The Donald J. Trump Foundation is shutting down permanently after a judge allowed a lawsuit against it by the state of New York to go forward.
New York Attorney General Barbara Underwood and a lawyer for the foundation signed the agreement stipulating that the foundation will be dissolved and its assets distributed to other nonprofits. On Tuesday, Underwood noted that the lawsuit is still going forward but celebrated the decision as "an important victory for the rule of law."
"There is one set of rules for everyone," Underwood said.
She also blasted the foundation as a sham intended to benefit Trump and his family that engaged in "unlawful coordination with the Trump presidential campaign, repeated and willful self-dealing, and much more. This amounted to the Trump Foundation functioning as little more than a checkbook to serve Mr. Trump’s business and political interests."
Underwood took credit for accomplishing some of their demands with the stipulation, which names the people of New York and Underwood as the petitioners and Trump and his children Don Jr., Ivanka, and Eric as the respondents, alongside the foundation.
"Today’s stipulation accomplishes a key piece of the relief sought in our lawsuit earlier this year. Under the terms, the Trump Foundation can only dissolve under judicial supervision – and it can only distribute its remaining charitable assets to reputable organizations approved by my office," Underwood said.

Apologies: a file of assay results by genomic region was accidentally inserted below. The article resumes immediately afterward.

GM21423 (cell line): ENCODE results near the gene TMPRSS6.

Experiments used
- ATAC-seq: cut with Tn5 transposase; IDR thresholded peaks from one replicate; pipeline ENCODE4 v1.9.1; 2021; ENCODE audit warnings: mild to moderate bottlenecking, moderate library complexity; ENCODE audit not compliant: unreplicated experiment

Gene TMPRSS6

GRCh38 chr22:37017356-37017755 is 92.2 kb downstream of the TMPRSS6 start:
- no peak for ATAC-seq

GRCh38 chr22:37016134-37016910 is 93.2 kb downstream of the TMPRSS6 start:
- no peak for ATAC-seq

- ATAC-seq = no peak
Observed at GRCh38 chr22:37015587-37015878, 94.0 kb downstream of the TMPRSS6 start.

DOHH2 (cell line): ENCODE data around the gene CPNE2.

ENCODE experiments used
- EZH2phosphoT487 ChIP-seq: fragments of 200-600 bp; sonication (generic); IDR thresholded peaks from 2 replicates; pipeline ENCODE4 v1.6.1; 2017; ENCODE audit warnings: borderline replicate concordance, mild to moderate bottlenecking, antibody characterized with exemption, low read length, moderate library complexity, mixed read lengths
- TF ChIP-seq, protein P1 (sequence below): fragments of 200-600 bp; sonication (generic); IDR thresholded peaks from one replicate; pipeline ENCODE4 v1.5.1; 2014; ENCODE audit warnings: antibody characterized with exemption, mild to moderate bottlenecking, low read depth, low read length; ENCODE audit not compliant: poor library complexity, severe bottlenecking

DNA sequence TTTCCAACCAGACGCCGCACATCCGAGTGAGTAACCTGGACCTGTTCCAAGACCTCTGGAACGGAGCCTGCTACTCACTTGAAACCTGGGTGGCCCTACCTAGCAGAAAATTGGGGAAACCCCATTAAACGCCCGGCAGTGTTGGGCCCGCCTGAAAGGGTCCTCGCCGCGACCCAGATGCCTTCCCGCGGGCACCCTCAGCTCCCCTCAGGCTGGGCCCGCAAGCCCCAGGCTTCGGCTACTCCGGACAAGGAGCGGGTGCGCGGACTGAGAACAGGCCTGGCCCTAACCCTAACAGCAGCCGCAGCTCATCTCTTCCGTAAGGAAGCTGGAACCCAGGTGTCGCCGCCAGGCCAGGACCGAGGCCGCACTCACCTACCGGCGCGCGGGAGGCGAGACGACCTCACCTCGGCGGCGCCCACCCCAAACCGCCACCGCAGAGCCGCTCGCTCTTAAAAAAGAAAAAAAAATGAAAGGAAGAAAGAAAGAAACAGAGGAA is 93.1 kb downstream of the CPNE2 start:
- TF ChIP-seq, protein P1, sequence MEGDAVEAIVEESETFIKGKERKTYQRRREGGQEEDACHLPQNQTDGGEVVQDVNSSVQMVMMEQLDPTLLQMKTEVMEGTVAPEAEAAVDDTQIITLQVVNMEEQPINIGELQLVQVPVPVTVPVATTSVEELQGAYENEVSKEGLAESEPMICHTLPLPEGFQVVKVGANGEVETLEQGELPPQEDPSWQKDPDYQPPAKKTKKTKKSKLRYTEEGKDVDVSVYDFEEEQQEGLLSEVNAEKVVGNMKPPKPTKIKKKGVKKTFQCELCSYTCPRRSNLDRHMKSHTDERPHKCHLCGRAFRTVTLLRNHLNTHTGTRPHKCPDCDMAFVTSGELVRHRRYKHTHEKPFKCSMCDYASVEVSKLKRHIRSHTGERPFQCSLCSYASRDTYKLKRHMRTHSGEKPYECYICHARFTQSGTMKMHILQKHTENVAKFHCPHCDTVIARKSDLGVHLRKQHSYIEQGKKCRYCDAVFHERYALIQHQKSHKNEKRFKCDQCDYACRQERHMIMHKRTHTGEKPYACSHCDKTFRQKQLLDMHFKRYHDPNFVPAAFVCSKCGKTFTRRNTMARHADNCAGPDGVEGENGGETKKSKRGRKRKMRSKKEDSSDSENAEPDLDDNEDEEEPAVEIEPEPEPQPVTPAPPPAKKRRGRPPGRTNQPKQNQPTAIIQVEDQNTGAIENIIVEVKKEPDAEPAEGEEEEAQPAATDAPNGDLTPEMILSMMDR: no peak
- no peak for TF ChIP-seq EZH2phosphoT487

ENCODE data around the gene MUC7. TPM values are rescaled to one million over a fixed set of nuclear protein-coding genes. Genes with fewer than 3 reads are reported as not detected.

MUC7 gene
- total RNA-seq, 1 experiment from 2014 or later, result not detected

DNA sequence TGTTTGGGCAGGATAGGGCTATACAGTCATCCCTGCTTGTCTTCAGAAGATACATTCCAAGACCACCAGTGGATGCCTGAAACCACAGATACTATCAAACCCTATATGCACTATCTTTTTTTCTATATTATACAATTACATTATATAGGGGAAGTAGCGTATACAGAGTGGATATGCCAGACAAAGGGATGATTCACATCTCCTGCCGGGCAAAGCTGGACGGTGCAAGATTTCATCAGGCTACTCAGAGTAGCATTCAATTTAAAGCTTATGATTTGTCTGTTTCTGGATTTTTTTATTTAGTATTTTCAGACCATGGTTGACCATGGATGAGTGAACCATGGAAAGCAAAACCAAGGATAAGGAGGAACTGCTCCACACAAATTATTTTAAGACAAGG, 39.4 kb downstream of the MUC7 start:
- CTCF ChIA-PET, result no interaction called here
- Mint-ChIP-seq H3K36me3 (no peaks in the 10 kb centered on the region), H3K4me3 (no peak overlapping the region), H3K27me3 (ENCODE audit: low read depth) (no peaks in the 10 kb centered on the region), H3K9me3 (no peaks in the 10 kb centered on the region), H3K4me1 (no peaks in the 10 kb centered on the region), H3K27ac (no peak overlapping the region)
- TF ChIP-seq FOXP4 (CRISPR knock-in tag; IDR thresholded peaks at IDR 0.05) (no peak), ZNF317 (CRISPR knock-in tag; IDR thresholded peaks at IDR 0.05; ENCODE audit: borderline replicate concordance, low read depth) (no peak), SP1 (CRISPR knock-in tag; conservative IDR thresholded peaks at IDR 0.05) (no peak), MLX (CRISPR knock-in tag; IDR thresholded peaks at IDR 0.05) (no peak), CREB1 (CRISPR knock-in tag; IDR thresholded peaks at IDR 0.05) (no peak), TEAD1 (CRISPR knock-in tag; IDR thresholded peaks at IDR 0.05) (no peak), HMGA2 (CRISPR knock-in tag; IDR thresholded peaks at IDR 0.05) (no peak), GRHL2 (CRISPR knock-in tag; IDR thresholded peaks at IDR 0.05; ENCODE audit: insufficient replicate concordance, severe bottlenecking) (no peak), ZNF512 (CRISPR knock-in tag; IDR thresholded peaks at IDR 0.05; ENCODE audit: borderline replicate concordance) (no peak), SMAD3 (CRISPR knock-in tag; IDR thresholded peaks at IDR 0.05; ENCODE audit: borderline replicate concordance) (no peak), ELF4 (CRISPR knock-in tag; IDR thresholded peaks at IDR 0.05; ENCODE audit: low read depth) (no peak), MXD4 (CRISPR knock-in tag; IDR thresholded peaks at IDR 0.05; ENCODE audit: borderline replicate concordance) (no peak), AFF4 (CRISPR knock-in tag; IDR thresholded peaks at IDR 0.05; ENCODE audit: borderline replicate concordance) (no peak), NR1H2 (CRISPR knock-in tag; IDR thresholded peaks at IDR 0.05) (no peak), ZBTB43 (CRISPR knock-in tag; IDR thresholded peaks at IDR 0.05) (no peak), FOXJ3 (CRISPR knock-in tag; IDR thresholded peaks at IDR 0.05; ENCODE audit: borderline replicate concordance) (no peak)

"We’ll continue to move our suit forward to ensure that the Trump Foundation and its directors are held to account for their clear and repeated violations of state and federal law," she concluded.
The attorney general previously said Trump would need her approval before dissolving the foundation, on account of the ongoing investigation. A lawyer for the foundation characterized her announcement as making a "misleading statement," the New York Times reported.
"The Foundation has been seeking to dissolve and distribute its remaining assets to worthwhile charitable causes since Donald J. Trump’s victory in the 2016 presidential election," Alan S. Futerfas said. "Unfortunately, the N.Y.A.G. sought to prevent dissolution for almost two years, thereby depriving those most in need of nearly $1.7 million."
"The N.Y.A.G.’s inaccurate statement of this morning is a further attempt to politicize this matter," he added.
The state of New York’s lawsuit still seeks millions from the Trumps in restitution and penalties.
When New York sued Trump in June, it charged "improper and extensive political activity, repeated and willful self-dealing transactions, and failure to follow basic fiduciary obligations or to implement even elementary corporate formalities required by law."